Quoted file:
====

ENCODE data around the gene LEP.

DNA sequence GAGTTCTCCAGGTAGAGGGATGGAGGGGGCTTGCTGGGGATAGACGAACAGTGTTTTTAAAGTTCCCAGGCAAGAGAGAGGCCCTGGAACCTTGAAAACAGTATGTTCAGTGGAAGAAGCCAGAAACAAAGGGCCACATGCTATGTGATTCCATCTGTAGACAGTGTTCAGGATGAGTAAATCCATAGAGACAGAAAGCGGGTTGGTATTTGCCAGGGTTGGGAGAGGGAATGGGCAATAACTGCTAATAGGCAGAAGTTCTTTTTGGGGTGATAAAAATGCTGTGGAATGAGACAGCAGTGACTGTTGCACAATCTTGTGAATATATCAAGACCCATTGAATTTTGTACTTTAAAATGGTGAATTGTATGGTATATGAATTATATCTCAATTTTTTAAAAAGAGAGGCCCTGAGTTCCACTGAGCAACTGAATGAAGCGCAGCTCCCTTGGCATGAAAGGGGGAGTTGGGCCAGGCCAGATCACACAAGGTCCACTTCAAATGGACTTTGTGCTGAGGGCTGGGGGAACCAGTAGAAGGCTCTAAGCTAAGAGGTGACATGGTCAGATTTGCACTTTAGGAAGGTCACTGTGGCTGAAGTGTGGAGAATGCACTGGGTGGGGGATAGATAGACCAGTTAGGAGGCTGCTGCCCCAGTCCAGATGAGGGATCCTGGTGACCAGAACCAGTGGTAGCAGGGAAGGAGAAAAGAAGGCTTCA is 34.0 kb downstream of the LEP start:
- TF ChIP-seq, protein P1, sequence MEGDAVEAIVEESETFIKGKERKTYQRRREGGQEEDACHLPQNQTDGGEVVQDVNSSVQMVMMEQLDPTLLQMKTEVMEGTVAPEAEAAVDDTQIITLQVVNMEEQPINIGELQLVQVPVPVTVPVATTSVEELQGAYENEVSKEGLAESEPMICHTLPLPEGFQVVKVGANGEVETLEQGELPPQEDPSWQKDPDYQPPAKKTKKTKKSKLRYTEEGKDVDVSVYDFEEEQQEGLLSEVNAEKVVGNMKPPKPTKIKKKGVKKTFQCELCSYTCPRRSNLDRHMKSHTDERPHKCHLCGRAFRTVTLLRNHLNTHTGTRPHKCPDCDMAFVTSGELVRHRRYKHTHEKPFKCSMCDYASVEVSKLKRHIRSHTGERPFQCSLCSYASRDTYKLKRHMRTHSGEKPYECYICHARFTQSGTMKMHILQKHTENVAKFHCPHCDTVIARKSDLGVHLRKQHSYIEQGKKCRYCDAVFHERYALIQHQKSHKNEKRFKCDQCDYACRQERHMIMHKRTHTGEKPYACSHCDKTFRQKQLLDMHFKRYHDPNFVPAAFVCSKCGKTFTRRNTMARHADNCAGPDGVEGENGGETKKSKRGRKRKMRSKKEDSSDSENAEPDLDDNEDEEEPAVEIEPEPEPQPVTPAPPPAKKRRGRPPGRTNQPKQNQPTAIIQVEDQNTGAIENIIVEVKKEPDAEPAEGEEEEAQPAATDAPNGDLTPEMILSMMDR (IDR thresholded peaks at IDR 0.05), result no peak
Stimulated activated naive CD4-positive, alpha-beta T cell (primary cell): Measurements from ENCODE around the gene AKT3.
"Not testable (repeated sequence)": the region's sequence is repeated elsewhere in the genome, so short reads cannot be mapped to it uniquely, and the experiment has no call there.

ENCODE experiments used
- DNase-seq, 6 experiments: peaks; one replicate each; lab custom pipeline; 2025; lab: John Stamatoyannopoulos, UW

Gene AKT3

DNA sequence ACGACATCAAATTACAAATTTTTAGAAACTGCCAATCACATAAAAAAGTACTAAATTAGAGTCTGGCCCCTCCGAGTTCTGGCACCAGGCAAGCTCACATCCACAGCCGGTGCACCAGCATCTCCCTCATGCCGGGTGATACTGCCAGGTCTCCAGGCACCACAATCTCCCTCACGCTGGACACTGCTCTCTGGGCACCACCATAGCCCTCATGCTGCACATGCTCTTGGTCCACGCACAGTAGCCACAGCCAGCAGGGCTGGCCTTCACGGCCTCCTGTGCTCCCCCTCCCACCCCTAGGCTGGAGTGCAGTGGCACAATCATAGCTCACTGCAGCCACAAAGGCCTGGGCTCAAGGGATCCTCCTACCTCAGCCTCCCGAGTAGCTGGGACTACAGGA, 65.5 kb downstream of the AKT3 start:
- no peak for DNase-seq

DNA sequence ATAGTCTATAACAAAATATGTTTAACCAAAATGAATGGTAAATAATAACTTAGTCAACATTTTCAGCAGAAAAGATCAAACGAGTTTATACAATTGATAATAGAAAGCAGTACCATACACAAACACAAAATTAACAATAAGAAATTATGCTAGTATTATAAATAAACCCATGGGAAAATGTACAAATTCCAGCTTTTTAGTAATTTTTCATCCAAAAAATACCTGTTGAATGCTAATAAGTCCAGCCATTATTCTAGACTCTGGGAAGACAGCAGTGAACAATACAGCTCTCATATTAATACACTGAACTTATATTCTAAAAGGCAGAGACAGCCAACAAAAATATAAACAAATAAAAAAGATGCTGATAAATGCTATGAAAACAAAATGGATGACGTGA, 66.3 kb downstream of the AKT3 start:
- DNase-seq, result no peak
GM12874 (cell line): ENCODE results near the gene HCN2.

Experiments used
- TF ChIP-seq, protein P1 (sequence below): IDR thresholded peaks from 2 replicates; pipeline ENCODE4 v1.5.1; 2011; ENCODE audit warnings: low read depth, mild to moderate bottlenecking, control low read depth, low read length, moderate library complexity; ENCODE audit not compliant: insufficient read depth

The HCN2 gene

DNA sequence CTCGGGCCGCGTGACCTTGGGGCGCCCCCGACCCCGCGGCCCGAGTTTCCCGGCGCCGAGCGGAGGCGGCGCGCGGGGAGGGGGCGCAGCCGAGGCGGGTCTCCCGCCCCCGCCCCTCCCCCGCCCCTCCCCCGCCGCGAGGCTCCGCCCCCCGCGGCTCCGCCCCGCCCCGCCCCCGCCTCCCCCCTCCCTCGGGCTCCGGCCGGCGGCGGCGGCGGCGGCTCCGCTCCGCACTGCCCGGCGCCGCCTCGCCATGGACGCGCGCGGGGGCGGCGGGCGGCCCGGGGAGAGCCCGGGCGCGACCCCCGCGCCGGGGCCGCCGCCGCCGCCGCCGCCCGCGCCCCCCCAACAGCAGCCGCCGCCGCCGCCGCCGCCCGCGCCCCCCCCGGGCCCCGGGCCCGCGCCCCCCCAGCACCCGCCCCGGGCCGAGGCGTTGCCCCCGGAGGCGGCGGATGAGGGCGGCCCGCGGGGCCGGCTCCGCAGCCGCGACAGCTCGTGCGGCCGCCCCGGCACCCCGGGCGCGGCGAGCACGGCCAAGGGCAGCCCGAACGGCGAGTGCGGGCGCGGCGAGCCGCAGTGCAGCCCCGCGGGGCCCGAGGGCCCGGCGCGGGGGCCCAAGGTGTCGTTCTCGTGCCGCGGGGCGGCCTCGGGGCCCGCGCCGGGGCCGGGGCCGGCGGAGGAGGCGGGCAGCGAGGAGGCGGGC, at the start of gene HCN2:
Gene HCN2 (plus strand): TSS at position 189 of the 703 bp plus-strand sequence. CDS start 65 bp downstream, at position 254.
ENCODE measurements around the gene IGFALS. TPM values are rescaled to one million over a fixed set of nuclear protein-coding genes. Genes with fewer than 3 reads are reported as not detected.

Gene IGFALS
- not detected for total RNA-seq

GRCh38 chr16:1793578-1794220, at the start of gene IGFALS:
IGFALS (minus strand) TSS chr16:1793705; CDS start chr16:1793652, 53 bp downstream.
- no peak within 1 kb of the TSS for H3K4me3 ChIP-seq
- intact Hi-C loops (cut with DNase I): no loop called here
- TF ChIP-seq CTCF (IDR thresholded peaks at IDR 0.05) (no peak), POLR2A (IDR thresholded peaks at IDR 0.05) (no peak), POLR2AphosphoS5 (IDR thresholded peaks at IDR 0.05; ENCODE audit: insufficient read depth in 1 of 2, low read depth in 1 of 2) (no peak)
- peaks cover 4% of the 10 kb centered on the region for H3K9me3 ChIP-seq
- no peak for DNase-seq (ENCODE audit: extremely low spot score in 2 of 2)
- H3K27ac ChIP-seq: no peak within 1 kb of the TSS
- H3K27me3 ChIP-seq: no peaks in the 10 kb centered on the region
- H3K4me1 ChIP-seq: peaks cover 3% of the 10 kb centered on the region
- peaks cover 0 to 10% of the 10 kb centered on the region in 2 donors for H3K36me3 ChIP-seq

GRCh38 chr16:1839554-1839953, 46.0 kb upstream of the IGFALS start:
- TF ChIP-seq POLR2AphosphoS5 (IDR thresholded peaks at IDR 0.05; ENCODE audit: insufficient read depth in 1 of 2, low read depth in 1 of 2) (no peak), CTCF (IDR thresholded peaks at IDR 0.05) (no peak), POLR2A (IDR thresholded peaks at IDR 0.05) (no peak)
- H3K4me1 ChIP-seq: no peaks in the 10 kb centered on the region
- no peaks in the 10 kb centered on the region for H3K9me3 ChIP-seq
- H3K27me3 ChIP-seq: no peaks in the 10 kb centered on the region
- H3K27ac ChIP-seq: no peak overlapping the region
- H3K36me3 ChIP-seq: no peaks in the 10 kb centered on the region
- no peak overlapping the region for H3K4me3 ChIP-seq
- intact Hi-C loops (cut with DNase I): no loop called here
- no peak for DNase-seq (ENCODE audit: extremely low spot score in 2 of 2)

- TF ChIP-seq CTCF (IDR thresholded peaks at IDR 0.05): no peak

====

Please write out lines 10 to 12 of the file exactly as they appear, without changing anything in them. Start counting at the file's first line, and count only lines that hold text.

- no peak for DNase-seq

DNA sequence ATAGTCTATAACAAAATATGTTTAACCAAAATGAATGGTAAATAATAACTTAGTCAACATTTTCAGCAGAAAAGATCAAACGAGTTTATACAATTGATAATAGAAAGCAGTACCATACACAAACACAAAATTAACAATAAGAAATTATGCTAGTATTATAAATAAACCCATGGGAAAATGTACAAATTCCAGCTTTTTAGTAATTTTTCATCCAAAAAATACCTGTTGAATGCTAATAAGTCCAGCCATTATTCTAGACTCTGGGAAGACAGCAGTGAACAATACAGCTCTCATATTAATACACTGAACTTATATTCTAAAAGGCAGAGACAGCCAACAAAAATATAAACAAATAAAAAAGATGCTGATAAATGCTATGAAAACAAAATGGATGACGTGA, 66.3 kb downstream of the AKT3 start:
- DNase-seq, result no peak